This is not a complete list of all drug interactions that may occur with Fycompa. Share your medical history and use of prescription and over-the-counter (OTC) medications, vitamins, and herbal supplements with a healthcare provider or pharmacist. They can help you avoid important drug or supplement interactions.

What Medications Are Similar?

Fycompa is one of many anti-epilepsy medications. Its mechanism of action is unique. 

Commonly used anticonvulsants (i.e., anti-seizure medications) that have different mechanisms include:

Frequently Asked Questions

  • What is Fycompa used for?

    Fycompa is prescribed for use in preventing two types of seizures: Partial-onset seizures and primary generalized tonic-clonic seizures.

  • How does Fycompa work?

    Fycompa inhibits glutamate, an excitatory neurotransmitter, by blocking glutamate receptors in the brain. This helps reduce and prevent seizure activity.

  • What drugs should not be taken with Fycompa?

    This medication can reduce the action of contraceptives containing levonorgestrel. Additionally, taking Fycompa with alcohol or other sedating substances can cause severe fatigue or loss of consciousness. Medications classified as strong or moderate CYP3A4 inducers can decrease your Fycompa level.

  • What are the side effects of Fycompa?

    This medication can cause varying degrees of dizziness, balance problems, fatigue, nausea, vomiting, anxiety, and headaches. It also poses a risk of suicidal thoughts or actions or a severe hypersensitivity reaction.

  • How do I safely stop taking Fycompa?

    You should not suddenly stop taking Fycompa. If you need to stop this medication, you should follow the instructions provided to you by your healthcare provider. Abruptly stopping can induce a seizure.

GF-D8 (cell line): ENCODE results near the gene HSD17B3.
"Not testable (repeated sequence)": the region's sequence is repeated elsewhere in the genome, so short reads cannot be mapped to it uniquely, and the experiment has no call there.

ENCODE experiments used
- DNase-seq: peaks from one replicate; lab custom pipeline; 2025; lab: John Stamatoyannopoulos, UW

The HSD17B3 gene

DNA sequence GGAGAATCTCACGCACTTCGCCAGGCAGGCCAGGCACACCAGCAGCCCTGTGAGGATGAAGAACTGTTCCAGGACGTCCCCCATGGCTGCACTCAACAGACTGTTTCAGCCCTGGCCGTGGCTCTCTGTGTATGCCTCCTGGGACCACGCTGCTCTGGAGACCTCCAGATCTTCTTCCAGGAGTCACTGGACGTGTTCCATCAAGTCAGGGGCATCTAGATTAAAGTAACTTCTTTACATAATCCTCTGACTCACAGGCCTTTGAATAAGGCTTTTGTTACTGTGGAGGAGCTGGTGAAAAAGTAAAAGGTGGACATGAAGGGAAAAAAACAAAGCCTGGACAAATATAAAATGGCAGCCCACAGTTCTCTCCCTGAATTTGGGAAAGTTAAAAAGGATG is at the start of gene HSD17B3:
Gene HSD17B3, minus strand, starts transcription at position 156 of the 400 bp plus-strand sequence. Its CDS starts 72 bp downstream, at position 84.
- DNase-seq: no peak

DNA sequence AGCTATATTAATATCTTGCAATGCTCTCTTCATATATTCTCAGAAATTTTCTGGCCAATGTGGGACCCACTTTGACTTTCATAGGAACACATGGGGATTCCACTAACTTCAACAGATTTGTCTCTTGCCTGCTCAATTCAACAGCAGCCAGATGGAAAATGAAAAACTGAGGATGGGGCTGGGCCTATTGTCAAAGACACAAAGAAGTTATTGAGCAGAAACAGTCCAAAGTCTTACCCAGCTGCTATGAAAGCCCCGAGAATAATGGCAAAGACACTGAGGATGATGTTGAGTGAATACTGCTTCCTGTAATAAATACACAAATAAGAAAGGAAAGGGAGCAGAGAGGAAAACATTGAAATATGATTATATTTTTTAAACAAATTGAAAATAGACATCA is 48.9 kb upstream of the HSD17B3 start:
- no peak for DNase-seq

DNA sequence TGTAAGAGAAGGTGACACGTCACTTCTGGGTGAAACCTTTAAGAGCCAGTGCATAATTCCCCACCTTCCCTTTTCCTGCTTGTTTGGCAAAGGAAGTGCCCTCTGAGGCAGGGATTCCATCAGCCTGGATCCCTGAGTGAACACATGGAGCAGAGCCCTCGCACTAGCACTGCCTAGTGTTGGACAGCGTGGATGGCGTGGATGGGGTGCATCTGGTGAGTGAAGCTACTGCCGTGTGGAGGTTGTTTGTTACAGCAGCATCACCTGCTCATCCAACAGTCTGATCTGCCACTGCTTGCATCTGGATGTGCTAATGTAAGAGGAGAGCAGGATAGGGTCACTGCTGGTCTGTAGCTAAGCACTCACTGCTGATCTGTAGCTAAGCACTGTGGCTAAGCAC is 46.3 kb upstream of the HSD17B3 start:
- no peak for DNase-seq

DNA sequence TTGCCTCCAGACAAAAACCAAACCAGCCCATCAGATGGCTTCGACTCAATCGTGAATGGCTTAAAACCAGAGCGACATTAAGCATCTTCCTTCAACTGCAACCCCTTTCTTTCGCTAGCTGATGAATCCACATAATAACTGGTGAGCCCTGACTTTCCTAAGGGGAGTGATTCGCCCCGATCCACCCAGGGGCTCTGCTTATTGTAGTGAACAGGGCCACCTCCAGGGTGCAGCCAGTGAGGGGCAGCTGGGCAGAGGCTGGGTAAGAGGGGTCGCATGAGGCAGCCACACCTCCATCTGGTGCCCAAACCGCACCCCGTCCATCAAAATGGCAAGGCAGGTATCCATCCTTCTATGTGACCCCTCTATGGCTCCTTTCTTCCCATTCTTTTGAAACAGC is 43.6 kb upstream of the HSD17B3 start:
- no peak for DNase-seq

How Can I Stay Healthy While Taking Fycompa?

The following steps can help you stay healthy while taking Fycompa:

  • Take the medication exactly as prescribed.
  • Do not abruptly stop taking Fycompa, as this can lead to increased seizure frequency.
  • Tell your healthcare provider about any side effects that you are having. They may be able to help manage them.
  • Seek medical attention if you take too much Fycompa or experience severe side effects.
  • Avoid possible seizure triggers, including alcohol, lack of sleep, skipping meals, severe blood glucose fluctuations, and very high fevers.
  • Get in touch with your healthcare provider if you develop an infection, fever, or illness because these can trigger a seizure.
  • Talk to your healthcare provider about whether you need to restrict driving, climbing on ladders, or using heavy machinery.
  • Be especially careful about activities that could cause an injury if this medication makes you feel drowsy.

Medical Disclaimer

Verywell Health's drug information is meant for educational purposes only and is not intended to replace medical advice, diagnosis, or treatment from a healthcare provider. Consult your healthcare provider before taking any new medication(s). IBM Watson Micromedex provides some of the drug content, as indicated on the page.

7 Sources
Verywell Health uses only high-quality sources, including peer-reviewed studies, to support the facts within our articles. Read our editorial process to learn more about how we fact-check and keep our content accurate, reliable, and trustworthy.
  1. Food and Drug Administration. Fycompa label.

  2. Bedlack R. ALSUntangled 48: perampanel (Fycompa). Amyotroph Lateral Scler Frontotemporal Degener. 2019:453-456. doi:10.1080/21678421.2019.1573850

  3. Drug Enforcement Administration. Controlled substance schedules.

  4. Lizarraga KJ, Al-Shorafat D, Fox S. Update on current and emerging therapies for dystonia. Neurodegener Dis Manag. 2019:135-147. doi:10.2217/nmt-2018-0047

  5. Newey CR, Mullaguri N, Hantus S, Punia V, George P. Super-refractory status epilepticus treated with high dose perampanel: case series and review of the literature. Case Rep Crit Care. 2019:3218231. doi:10.1155/2019/3218231

  6. Tsai JJ, Wu T, Leung H, et al. Perampanel, an AMPA receptor antagonist: from clinical research to practice in clinical settings. Acta Neurol Scand. 2018;137(4):378-391. doi:10.1111/ane.12879

  7. Vazquez B, Tomson T, Dobrinsky C, Schuck E, O'Brien TJ. Perampanel and pregnancy. Epilepsia. 2021;62(3):698-708. doi:10.1111/epi.16821

By Heidi Moawad, MD
Heidi Moawad is a neurologist and expert in the field of brain health and neurological disorders. Dr. Moawad regularly writes and edits health and career content for medical books and publications.